Negative Form The negative is formed by putting not after is or are: • • • •

There is not a horse in the field. There are not eight children in the school. There is not a tree in the garden. There are not two elephants in the zoo.

The Negative contractions are: There's not = There isn't There are not = There aren't

There Are with ANY When we want to indicate that a zero quantity of something exists we use there aren't any.


• There aren't any people at the party. • There aren't any trees in my street. We also use this structure with uncountable nouns: • There isn't any water in the swimming pool. • There isn't any sugar in my coffee.

Questions To form a question we place is / are in front of there. Again we use any with plural questions or those which use uncountable nouns. We also use there is / are in short answers. • • • • •

Is there a dog in the supermarket? - No, there isn't. Are there any dogs in the park? - Yes, there are. Is there a security guard in the shop? - Yes, there is. Are there any polar bears in Antarctica? - No, there aren't. Is there any ice-cream in the freezer? - Yes, there is.

How Many with Are There If we want to find out the number of objects that exist we use How many in the following form: How many + plural noun + are there (+ complement). • How many dogs are there in the park? • How many students are there in your class? • How many countries are there in South America? How many Star Wars films are there? More Examples from Rosetta: There are a lot of sailboats

There is some snow


Would Would is an auxiliary verb, a modal auxiliary verb. We use would mainly to: • talk about the past • talk about the future in the past • express the conditional mood We also use would for other functions, such as: • expressing desire, polite requests and questions, opinion or hope, wish and regret... Structure of Would subject + would + main verb The main verb is always the bare infinitive (infinitive without "to").

+ Positive Negative ? Interrogative

subject She She Would

auxiliary verb would 'd would not wouldn't she

main verb like

tea.

like

whisky.

like

coffee?


Notice that: • Would is never conjugated. It is always would or 'd (short form). • The main verb is always the bare infinitive. Use of Would Would: Desire or inclination • I'd love to live here. • Would you like some coffee? • What I'd really like is some tea.

Would: Polite requests and questions • • • •

Would you open the door, please? (more polite than: Open the door, please.) Would you go with me? (more polite than: Will you go with me?) Would you know the answer? (more polite than: Do you know the answer?) What would the capital of Nigeria be? (more polite than: What is the capital of Nigeria?)

Would: Opinion or hope • • • • •

I would imagine that they'll buy a new one. I suppose some people would call it torture. I would have to agree. I would expect him to come. Since you ask me I'd say the blue one is best.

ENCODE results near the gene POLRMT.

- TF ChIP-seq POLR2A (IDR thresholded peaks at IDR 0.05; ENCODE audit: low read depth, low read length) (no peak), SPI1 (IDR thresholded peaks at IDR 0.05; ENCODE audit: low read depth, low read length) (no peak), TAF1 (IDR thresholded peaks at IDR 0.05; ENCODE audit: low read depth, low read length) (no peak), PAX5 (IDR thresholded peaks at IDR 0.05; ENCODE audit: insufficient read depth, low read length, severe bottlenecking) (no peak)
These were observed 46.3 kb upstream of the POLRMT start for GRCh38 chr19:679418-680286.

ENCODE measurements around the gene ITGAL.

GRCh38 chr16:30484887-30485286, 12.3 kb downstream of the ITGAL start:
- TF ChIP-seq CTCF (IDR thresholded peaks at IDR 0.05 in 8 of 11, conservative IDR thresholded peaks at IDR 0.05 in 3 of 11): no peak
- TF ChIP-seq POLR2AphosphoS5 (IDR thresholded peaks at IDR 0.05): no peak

Would: Wish • I wish you would stay. (I really want you to stay. I hope you will stay.) • They don't like me. I'm sure they wish I'd resign. More Examples From Rosetta: What would you like to see today? I would like to see the temple.


CONVERSATION

Mary: Good morning Jack, what did you do this morning? Jack: I went to the Church Mary: Wow, nice for you, I usually go to church too. Jack: Oh, what religion are you? Mary: I’m Jewish Jack: So you Jewish people go to church how often? Mary: Well we have no church, we have Synagogue Jack: Isn’t it the same? Mary: Not exactly the same but we do the same as you, we pray. Jack: So, what are you going to do this afternoon? Mary: I have no plans, what do you have in mind? Jack: what about going to the college’s theater to watch a movie? Mary: It sounds great! I was also thinking going to the fountain close to the Town square statue, would you like to come along? Jack: Yes, sure why not. We can also go to the restaurant close to the town square? Mary: I’m not sure, they only serve beef and chicken, and we Jewish can’t eat by religion. We only eat Kosher. Jack: Ok, there is no problem, we can ask the waiter to bring some salad with peppers and Beans. Mary: Great, I love pepper and beans. Jack: What about tonight? Would you like to go to the museum? Mary: Yes, sure there is a painting upstairs the museum, which I like the most. Jack: Yes, they have this one of the elephant jumping over the moon. Mary: Yeah, I have seen that painting too. Jack: So, can I ask you something? Mary: Yes, sure what is it? Jack: Can I drive today? Mary: Yes, don’t forget to bring the camera, we are going to laugh our heads off! Jack: Hehehehe, how much do you think today’s plans will cost?


Mary: I have your answers right here! Let me calculate. Jack: Yes sure go ahead. Mary: It will be $280.00 dollars. Jack: WOW, so cheap for the whole day long smiles on our faces! Mary: Indeed! Jack: Tomorrow there will be this old cars show, would you like to come along? Mary: Yes, but I prefer going to the faster cars show. Jack: Wherever you wan to go! Mary: Nice, let’s start today’s plans. Jack: Yes, let’s do it!


Documento Nivel 2 Unidad 4